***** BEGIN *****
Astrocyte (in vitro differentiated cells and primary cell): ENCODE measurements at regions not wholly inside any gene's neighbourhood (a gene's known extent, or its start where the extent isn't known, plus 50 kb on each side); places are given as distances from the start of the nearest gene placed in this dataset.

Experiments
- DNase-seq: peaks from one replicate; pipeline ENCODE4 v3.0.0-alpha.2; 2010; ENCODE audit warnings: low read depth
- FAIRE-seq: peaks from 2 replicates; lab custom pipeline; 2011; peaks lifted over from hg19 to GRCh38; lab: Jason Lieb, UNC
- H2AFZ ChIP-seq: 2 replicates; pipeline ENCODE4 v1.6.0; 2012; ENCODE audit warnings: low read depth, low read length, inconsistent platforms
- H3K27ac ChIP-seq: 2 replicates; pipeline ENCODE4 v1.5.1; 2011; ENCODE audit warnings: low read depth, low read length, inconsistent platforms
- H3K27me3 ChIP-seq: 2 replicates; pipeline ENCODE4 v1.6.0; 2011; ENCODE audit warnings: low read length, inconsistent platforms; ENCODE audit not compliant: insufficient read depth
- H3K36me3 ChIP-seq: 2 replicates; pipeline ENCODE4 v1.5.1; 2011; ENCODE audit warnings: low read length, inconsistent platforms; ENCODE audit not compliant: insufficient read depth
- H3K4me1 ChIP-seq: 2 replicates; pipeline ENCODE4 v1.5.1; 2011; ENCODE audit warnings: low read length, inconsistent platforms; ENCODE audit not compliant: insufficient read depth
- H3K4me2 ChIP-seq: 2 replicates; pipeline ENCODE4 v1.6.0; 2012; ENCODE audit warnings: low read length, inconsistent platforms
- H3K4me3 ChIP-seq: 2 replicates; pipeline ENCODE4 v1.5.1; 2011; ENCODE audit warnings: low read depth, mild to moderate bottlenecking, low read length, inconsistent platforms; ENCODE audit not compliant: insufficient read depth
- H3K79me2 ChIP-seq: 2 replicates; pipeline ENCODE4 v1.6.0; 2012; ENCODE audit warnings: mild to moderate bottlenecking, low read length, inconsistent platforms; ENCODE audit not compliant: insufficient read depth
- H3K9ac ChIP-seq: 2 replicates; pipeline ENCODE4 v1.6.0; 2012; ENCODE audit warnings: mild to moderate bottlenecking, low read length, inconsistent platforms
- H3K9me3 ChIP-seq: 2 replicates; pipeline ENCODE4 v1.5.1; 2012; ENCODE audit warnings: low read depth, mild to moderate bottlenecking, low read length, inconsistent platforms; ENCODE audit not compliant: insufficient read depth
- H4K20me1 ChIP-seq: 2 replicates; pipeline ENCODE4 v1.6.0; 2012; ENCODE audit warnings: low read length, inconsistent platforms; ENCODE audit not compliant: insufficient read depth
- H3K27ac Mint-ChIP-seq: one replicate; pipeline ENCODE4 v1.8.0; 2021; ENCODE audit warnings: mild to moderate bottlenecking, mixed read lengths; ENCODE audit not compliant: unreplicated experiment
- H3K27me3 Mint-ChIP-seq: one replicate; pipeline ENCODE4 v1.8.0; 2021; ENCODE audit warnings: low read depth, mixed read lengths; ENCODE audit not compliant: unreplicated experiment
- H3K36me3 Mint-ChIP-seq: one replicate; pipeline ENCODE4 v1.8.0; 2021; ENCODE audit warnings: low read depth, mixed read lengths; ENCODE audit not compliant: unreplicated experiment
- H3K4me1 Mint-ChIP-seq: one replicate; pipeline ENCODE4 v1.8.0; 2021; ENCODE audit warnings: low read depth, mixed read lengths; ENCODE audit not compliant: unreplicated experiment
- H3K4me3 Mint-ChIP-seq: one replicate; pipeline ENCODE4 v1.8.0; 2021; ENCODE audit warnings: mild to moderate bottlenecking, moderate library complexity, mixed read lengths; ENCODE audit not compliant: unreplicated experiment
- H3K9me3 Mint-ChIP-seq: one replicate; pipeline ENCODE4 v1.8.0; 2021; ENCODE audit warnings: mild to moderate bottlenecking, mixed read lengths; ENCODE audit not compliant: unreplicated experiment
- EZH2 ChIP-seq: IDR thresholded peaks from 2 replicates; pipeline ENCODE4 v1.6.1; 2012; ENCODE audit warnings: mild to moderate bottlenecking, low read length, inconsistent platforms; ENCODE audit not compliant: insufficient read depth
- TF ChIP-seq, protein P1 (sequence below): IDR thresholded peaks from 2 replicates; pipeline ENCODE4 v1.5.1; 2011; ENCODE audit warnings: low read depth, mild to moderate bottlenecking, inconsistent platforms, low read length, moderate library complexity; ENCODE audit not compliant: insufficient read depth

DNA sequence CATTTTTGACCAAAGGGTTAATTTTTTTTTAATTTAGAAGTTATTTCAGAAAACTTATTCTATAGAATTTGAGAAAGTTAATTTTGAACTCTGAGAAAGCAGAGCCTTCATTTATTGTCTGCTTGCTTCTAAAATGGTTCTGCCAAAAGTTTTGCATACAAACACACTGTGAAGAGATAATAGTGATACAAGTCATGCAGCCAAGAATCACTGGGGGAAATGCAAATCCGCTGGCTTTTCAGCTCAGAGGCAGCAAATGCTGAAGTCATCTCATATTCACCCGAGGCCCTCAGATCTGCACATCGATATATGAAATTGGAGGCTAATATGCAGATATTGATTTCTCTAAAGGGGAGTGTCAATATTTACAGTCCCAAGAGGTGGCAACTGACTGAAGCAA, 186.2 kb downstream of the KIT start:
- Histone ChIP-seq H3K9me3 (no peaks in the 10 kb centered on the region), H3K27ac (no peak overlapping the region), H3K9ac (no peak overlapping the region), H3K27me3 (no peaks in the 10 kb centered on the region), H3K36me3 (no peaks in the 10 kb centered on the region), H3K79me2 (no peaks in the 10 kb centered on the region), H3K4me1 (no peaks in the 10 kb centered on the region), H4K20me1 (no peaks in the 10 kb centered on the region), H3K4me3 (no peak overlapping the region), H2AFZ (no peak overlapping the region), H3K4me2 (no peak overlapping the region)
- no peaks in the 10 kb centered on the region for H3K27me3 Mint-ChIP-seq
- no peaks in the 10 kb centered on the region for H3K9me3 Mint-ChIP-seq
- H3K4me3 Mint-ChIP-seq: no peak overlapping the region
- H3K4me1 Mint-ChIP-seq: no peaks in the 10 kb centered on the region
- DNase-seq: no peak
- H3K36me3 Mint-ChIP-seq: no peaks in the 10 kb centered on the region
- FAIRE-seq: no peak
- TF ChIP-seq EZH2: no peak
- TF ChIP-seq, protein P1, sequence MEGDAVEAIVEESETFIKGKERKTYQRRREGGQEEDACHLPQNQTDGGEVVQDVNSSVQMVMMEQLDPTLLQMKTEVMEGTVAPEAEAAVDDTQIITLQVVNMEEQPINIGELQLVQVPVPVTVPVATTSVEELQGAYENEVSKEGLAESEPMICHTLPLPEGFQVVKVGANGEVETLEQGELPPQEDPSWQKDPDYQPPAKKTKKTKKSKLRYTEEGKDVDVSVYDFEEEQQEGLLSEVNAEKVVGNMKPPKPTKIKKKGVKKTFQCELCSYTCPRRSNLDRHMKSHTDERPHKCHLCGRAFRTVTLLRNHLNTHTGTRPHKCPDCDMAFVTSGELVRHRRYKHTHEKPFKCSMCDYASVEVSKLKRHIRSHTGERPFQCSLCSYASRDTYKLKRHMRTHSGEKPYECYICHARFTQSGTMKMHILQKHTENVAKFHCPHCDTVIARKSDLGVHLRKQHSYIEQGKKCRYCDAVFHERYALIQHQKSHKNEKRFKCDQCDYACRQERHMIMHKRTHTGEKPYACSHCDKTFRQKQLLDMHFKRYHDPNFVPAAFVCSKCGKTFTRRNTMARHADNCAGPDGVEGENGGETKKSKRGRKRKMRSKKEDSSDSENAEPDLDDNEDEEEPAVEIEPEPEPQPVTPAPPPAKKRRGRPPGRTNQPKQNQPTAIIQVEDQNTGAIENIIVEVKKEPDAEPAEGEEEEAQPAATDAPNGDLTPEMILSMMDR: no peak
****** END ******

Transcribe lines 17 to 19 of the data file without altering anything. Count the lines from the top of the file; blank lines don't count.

- H3K27me3 Mint-ChIP-seq: one replicate; pipeline ENCODE4 v1.8.0; 2021; ENCODE audit warnings: low read depth, mixed read lengths; ENCODE audit not compliant: unreplicated experiment
- H3K36me3 Mint-ChIP-seq: one replicate; pipeline ENCODE4 v1.8.0; 2021; ENCODE audit warnings: low read depth, mixed read lengths; ENCODE audit not compliant: unreplicated experiment
- H3K4me1 Mint-ChIP-seq: one replicate; pipeline ENCODE4 v1.8.0; 2021; ENCODE audit warnings: low read depth, mixed read lengths; ENCODE audit not compliant: unreplicated experiment